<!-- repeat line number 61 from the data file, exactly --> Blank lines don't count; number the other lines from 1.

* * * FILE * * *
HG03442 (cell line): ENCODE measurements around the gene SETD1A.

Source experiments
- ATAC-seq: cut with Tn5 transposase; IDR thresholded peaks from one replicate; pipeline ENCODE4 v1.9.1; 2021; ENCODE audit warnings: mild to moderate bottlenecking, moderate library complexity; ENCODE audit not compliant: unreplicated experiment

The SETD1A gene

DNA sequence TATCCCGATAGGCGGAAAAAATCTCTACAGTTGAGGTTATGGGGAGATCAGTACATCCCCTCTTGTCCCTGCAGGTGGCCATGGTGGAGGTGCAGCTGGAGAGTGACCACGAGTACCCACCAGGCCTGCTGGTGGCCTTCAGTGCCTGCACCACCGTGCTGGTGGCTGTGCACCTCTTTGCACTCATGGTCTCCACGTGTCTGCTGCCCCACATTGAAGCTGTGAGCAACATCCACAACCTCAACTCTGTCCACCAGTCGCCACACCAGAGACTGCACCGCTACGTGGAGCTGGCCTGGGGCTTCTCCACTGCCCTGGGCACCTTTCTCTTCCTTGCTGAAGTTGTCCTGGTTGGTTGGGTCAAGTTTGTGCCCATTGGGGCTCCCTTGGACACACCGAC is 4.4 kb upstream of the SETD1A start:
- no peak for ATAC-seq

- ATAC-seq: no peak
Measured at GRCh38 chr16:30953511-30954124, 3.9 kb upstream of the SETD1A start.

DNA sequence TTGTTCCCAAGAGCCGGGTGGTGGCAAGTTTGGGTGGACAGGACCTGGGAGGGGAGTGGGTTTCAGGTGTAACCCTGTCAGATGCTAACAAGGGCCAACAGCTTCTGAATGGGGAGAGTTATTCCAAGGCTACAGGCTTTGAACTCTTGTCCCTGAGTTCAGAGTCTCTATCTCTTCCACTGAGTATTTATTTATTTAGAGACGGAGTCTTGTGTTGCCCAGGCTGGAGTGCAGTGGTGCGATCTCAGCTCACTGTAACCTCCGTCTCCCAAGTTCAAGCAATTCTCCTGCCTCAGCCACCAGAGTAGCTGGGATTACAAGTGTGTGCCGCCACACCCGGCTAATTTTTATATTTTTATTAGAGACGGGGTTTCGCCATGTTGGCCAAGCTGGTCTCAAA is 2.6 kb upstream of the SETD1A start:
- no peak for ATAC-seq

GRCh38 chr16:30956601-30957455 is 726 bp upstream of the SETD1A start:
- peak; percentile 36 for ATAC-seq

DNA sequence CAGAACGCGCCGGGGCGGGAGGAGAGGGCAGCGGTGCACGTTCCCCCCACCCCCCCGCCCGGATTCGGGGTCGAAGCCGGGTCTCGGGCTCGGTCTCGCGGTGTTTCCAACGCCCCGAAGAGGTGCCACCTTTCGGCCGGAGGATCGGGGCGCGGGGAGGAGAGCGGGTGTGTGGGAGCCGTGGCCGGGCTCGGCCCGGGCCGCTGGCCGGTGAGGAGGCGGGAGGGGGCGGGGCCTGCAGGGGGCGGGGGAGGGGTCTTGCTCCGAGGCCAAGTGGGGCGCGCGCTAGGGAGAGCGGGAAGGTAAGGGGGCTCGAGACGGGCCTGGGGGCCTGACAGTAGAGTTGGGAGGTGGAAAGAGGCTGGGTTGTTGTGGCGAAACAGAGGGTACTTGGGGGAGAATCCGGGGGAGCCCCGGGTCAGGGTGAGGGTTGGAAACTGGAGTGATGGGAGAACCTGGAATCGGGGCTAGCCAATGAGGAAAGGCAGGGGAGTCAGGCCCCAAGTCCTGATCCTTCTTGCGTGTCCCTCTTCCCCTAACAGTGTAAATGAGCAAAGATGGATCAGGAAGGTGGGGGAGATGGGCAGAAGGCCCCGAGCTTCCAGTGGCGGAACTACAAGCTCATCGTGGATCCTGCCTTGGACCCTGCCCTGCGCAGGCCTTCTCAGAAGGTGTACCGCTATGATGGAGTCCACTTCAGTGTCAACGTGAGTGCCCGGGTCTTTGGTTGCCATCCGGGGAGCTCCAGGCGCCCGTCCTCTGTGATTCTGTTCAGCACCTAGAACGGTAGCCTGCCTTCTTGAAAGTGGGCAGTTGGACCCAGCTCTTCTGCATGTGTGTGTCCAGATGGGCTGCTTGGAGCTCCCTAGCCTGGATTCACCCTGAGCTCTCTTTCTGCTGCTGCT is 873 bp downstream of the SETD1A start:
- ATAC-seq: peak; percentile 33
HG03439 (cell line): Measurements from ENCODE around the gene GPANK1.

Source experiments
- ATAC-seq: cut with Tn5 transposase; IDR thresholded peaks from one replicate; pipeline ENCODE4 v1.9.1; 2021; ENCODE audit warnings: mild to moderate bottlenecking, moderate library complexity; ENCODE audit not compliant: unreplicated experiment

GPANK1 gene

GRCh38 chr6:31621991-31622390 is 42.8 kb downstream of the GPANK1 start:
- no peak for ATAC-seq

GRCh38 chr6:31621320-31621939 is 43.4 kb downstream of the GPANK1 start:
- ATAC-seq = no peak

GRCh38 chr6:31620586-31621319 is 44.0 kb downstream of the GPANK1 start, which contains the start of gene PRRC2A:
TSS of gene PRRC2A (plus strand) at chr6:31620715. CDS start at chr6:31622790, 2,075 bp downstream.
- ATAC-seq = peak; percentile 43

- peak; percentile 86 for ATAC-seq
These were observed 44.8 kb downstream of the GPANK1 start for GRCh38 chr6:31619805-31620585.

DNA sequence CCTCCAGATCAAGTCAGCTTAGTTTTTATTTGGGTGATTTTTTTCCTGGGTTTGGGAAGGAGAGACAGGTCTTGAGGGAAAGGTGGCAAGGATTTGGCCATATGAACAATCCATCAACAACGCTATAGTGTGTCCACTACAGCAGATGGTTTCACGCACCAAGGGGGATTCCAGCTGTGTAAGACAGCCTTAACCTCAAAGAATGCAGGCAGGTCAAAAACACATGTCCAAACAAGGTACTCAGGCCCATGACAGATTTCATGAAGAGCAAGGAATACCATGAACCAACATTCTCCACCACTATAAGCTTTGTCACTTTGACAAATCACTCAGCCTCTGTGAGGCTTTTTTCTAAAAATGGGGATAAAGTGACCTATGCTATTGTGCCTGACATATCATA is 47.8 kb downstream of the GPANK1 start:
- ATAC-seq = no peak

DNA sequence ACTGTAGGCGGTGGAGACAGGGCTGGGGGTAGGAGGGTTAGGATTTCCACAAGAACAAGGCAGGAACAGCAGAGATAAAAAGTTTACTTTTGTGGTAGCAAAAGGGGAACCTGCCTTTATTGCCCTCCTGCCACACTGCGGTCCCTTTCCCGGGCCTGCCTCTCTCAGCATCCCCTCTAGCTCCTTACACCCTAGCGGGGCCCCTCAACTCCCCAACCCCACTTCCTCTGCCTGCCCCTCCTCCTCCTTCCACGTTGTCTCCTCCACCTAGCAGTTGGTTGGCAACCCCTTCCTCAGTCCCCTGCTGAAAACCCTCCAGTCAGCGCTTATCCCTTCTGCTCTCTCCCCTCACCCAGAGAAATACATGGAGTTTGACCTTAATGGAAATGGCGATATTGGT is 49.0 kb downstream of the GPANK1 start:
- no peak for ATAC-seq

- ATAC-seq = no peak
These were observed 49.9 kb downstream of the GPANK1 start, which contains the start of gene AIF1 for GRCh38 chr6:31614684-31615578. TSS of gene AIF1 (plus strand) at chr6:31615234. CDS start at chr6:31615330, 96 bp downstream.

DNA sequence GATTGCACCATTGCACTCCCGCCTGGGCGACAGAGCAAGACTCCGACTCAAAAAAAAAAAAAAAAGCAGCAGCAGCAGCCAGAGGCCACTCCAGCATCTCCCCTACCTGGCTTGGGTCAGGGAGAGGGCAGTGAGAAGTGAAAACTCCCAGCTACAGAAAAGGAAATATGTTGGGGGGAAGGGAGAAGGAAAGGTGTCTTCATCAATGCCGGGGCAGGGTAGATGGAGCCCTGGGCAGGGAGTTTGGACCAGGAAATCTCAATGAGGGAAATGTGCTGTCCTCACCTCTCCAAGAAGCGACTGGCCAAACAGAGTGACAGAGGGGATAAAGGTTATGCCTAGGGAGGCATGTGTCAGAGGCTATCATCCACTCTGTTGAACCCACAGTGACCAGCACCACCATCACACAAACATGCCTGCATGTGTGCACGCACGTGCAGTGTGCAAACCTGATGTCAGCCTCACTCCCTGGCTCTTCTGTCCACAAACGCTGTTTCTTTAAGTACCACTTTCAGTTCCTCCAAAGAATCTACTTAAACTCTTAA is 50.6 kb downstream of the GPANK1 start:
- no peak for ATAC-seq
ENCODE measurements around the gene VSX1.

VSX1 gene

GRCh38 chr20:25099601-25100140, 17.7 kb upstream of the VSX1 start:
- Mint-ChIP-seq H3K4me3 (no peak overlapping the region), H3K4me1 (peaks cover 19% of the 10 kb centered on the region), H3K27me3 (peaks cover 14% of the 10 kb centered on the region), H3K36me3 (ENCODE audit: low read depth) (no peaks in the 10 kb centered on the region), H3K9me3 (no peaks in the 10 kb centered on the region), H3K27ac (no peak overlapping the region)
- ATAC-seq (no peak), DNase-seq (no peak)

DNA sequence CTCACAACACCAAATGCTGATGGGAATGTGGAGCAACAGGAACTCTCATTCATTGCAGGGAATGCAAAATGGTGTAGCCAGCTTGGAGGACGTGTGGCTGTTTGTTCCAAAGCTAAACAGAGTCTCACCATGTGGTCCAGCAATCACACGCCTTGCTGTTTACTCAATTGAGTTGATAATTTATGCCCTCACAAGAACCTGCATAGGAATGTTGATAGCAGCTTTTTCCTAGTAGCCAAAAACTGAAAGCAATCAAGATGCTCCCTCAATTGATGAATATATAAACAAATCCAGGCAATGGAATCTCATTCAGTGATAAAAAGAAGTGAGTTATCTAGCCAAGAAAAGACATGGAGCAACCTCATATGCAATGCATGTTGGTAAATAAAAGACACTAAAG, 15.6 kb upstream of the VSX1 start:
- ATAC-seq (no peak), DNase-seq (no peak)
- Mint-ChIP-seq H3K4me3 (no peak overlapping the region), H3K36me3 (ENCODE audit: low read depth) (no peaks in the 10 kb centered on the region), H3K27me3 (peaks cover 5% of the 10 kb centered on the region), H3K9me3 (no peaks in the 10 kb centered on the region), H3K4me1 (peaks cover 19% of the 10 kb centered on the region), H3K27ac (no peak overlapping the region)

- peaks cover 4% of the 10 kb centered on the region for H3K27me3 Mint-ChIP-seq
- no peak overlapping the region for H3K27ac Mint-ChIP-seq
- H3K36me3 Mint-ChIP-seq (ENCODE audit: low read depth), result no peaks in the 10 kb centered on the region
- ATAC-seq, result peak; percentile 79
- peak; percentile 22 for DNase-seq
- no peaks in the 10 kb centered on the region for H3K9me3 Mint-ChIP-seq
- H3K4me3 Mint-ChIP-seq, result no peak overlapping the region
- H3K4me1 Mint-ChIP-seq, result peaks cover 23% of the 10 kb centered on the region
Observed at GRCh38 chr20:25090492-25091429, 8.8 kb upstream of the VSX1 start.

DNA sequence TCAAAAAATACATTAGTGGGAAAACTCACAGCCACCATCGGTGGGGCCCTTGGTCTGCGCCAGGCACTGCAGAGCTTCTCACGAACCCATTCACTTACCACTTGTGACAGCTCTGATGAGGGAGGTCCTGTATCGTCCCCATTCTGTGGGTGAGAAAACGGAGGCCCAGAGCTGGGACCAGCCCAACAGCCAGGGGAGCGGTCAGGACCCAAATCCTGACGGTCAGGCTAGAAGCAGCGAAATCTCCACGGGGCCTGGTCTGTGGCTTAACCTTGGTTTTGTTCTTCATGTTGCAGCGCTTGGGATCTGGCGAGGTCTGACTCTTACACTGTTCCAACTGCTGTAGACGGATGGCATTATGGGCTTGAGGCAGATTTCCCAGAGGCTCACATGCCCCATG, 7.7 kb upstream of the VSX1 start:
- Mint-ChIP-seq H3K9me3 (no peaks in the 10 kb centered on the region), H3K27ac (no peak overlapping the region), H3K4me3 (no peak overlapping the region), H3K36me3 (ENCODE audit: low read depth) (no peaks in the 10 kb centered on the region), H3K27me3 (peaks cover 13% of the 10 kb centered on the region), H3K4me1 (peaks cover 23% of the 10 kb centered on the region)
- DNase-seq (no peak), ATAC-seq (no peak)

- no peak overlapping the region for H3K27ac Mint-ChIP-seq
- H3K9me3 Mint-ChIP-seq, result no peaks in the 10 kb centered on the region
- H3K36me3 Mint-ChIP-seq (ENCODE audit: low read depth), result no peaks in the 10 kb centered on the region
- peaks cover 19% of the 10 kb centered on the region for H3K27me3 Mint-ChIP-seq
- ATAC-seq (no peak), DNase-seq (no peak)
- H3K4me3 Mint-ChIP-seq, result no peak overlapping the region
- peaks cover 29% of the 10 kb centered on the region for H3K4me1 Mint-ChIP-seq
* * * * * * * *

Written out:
- H3K4me3 Mint-ChIP-seq, result no peak overlapping the region